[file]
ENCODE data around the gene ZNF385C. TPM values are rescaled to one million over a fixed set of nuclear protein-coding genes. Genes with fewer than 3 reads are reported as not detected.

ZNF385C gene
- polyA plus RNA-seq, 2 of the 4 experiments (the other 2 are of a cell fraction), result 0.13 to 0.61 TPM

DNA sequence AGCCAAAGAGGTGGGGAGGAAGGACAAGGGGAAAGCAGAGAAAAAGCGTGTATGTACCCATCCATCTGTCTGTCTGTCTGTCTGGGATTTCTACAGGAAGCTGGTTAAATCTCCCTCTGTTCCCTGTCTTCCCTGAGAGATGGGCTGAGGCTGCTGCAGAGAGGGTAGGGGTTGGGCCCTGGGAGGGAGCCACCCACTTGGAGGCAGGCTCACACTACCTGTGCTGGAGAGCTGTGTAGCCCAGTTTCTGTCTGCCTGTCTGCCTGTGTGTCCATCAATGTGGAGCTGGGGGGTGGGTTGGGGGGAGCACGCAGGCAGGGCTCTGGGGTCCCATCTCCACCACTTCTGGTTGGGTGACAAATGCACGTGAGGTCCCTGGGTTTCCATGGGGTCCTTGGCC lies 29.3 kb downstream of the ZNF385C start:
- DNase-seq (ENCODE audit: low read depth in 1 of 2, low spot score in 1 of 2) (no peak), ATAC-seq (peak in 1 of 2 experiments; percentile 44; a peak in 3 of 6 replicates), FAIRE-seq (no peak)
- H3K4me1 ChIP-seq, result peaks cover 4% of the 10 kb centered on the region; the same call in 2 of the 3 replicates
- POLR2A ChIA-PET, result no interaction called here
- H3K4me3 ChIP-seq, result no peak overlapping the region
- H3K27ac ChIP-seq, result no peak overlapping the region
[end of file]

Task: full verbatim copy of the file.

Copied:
ENCODE data around the gene ZNF385C. TPM values are rescaled to one million over a fixed set of nuclear protein-coding genes. Genes with fewer than 3 reads are reported as not detected.

ZNF385C gene
- polyA plus RNA-seq, 2 of the 4 experiments (the other 2 are of a cell fraction), result 0.13 to 0.61 TPM

DNA sequence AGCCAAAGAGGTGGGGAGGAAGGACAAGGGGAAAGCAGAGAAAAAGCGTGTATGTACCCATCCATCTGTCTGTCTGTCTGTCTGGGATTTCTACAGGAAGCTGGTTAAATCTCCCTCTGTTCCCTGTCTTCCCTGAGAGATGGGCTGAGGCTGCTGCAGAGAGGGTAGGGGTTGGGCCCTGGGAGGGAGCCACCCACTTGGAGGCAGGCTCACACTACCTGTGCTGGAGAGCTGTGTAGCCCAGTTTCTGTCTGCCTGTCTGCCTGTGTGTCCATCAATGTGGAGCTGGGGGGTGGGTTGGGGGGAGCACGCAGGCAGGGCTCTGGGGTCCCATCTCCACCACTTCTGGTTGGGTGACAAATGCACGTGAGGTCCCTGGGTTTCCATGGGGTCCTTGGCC lies 29.3 kb downstream of the ZNF385C start:
- DNase-seq (ENCODE audit: low read depth in 1 of 2, low spot score in 1 of 2) (no peak), ATAC-seq (peak in 1 of 2 experiments; percentile 44; a peak in 3 of 6 replicates), FAIRE-seq (no peak)
- H3K4me1 ChIP-seq, result peaks cover 4% of the 10 kb centered on the region; the same call in 2 of the 3 replicates
- POLR2A ChIA-PET, result no interaction called here
- H3K4me3 ChIP-seq, result no peak overlapping the region
- H3K27ac ChIP-seq, result no peak overlapping the region